This double way of expressing the new life of Jesus–(1) resurrection of Jesus' physical body, and (2) exaltation– leads me to a consideration: It is very possible that the early beliefs about the resurrection of Jesus were not precisely beliefs in the resuscitation of his body, but simply beliefs that God transferred him to a new area of life. In other words, they were not thinking about a bodily resurrection, but a different spiritual life in heaven. How that new life is expressed and differences in the way it was communicated are small. There is talk, on the one hand, that is simple. For example, and expressions, and differences in the expression was the resurrection of Jesus are small. On the one hand, the expressions are simple, while, on the other hand, they can be rather theological and intellectual. Those who think that way would insist on the more spiritual understanding of the resurrection–i.e., the exaltation and elevation of Jesus to the right hand of the Father. This understanding is represented mostly in the texts of New Testament outside the Gospels.
And I think it is possible that the idea of a bodily resuscitation of Jesus came about only at a later date. And here, where the idea of Jesus' physical resurrection comes into play, is where we see the different narrative accounts. This is where we get the contradictions. This explains the disparity of traditions on this "event." After a series of doubt narratives, the idea that the master was still alive somehow took over and was soon adopted by the group in Jerusalem. The experience was the same in all who thought of this second type (the belief in the bodily resurrection), but the expression of that experience (the traditions that speak of it) was made by different people and in different places by those who were believed to have enjoyed an appearance of the risen Christ . . . in Emmaus, in Jerusalem, later in Galilee . . . .
The experience was the same, but the expression distinct. Why is this so? Because the experience was a common experience. Jesus is risen bodily. But very different traditions were generated because each communicated his experience as it seemed to him, which gave rise to various lines of traditions and legends to go along with them. Why are the accounts of the appearances so different and contradictory. The answer is because they are personal. And subjective manifestations of very different appearances arise. Some said that Jesus had appeared before them as having an ethereal body and almost transparent. Remember Luke 24:36-37 where it says he could walk through walls. Others had seen Jesus in what looked like a real, physical body. Remember when he ate fish on the sea of Galilee (John 21:12). Little by little these stories were joined with other stories–different in their content and offered by different persons. So gives rise to the legend.
Such traditions are reflected especially in the Gospels because these writings insist primarily on the "biographical" facts about Jesus. Such contradictions make many historians of early Christianity seriously doubt that the genesis of belief in the resurrection originated in Jerusalem. A cohesive small group could not result in such disparaging and conflicting accounts. But the same argument applies to the denial of its genesis elsewhere, for example in Antioch. So, it is not impossible that these traditions concerning Jesus' resurrected body should have their origin in the very place where Jesus died.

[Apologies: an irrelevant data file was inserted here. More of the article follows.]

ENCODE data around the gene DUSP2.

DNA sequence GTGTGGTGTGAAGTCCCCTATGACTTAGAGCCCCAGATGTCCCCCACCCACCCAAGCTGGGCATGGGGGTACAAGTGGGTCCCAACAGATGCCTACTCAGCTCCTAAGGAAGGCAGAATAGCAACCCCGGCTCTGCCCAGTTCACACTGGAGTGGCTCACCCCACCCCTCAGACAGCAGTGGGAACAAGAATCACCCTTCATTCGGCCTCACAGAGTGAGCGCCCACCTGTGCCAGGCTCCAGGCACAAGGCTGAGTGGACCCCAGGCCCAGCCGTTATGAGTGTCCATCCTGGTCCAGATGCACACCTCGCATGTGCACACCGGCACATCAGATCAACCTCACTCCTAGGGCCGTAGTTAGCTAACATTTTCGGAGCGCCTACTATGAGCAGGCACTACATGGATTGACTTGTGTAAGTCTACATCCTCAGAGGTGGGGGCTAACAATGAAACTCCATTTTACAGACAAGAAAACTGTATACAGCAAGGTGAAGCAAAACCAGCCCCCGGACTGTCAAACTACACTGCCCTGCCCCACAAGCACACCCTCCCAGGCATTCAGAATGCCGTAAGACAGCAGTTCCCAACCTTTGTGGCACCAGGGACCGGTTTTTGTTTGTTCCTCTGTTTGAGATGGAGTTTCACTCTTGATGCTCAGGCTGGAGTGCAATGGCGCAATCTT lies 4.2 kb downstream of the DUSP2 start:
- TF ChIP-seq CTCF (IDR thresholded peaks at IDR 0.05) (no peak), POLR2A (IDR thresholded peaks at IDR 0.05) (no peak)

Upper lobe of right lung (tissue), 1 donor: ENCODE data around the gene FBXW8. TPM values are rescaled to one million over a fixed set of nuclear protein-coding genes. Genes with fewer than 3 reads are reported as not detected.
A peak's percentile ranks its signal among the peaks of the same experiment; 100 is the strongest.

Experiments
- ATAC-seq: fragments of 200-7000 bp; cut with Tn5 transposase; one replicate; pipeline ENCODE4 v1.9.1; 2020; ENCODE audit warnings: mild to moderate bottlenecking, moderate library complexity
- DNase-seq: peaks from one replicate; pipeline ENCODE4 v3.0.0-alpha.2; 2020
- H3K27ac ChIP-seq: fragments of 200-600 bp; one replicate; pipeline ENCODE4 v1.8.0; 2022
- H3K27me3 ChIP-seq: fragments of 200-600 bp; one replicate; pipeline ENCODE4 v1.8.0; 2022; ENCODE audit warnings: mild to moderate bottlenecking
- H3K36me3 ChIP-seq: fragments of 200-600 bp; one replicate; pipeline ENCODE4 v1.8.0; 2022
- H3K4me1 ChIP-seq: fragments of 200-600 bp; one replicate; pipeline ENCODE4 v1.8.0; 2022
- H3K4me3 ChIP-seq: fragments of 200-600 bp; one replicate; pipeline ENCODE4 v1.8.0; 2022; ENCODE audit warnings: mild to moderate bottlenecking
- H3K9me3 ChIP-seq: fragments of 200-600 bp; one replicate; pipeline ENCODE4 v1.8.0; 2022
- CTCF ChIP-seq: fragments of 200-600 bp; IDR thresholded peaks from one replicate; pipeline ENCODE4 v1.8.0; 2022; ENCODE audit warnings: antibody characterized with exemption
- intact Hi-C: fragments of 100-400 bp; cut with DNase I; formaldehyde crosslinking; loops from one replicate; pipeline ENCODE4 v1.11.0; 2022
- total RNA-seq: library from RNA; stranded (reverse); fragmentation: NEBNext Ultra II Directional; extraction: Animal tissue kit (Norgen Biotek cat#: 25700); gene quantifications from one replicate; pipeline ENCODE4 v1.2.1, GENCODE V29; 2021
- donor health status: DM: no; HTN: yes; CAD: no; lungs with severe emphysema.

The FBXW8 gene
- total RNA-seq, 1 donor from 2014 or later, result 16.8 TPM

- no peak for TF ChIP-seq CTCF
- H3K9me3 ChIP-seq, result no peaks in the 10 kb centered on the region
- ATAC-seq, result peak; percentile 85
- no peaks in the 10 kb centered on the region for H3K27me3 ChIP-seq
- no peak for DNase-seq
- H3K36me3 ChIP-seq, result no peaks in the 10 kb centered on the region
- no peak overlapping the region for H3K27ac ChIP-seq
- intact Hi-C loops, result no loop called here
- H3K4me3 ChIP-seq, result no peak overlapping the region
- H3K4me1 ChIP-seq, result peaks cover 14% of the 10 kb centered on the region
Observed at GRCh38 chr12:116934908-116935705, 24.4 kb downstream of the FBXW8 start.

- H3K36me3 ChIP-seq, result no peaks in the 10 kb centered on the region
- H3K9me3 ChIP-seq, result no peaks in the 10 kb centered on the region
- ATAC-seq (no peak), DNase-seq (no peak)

Returning to where we started, I suggest in conclusion that the resurrection of Jesus–from the point of view considering the psychological possibilities of reconstruction permitted by us New Testament scholars–was not intended by the early Christians in the exact same way across the board.
1. Some probably did not think of a bodily resuscitation, but in a spiritual transfer of the soul or spirit of Jesus to the realm of God.
2. Others, to the contrary, in a more popular and less theological understanding, imagined the resurrection in a totally physically sense (i.e., the body and soul of Jesus were raised).And I maintain that the second above is only what we find in the Gospel accounts. And it is from those that legends arose. And they cannot be taken at face value. The ancients themselves believed them to the very letter. But today we can interpret them as symbols of a belief expressed by cultural patterns of one's own psychology or environment. Those who had a "higher" way of understanding things expressed the event in a more theological manner. Those with a "lower" way of understanding things expressed the event in more popular ways.
For the historian today, all that matters is to note that without the firmest belief in Jesus' continued life among his disciples (i.e., by way of his resurrection), we cannot explain the origin of the Christian movement, a religious movement that in just a few decades would develop into a theological constellation and would soon be considered a religion different than the Judaism from which it emerged.